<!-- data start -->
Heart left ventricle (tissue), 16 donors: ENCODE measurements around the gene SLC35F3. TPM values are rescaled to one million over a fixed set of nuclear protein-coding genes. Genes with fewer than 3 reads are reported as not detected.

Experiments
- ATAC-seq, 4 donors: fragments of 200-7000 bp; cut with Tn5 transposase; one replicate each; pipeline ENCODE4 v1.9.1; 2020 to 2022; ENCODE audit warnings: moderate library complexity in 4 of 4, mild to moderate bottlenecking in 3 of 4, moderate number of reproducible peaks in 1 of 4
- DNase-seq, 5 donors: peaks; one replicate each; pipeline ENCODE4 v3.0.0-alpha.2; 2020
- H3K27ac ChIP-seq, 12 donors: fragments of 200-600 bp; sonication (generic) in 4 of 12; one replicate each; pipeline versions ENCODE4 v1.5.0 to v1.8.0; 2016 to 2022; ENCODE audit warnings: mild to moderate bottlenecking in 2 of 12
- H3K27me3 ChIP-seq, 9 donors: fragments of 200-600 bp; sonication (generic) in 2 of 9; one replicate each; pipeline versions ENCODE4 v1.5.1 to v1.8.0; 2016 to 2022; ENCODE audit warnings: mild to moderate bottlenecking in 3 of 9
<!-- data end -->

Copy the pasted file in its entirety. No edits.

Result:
Heart left ventricle (tissue), 16 donors: ENCODE measurements around the gene SLC35F3. TPM values are rescaled to one million over a fixed set of nuclear protein-coding genes. Genes with fewer than 3 reads are reported as not detected.

Experiments
- ATAC-seq, 4 donors: fragments of 200-7000 bp; cut with Tn5 transposase; one replicate each; pipeline ENCODE4 v1.9.1; 2020 to 2022; ENCODE audit warnings: moderate library complexity in 4 of 4, mild to moderate bottlenecking in 3 of 4, moderate number of reproducible peaks in 1 of 4
- DNase-seq, 5 donors: peaks; one replicate each; pipeline ENCODE4 v3.0.0-alpha.2; 2020
- H3K27ac ChIP-seq, 12 donors: fragments of 200-600 bp; sonication (generic) in 4 of 12; one replicate each; pipeline versions ENCODE4 v1.5.0 to v1.8.0; 2016 to 2022; ENCODE audit warnings: mild to moderate bottlenecking in 2 of 12
- H3K27me3 ChIP-seq, 9 donors: fragments of 200-600 bp; sonication (generic) in 2 of 9; one replicate each; pipeline versions ENCODE4 v1.5.1 to v1.8.0; 2016 to 2022; ENCODE audit warnings: mild to moderate bottlenecking in 3 of 9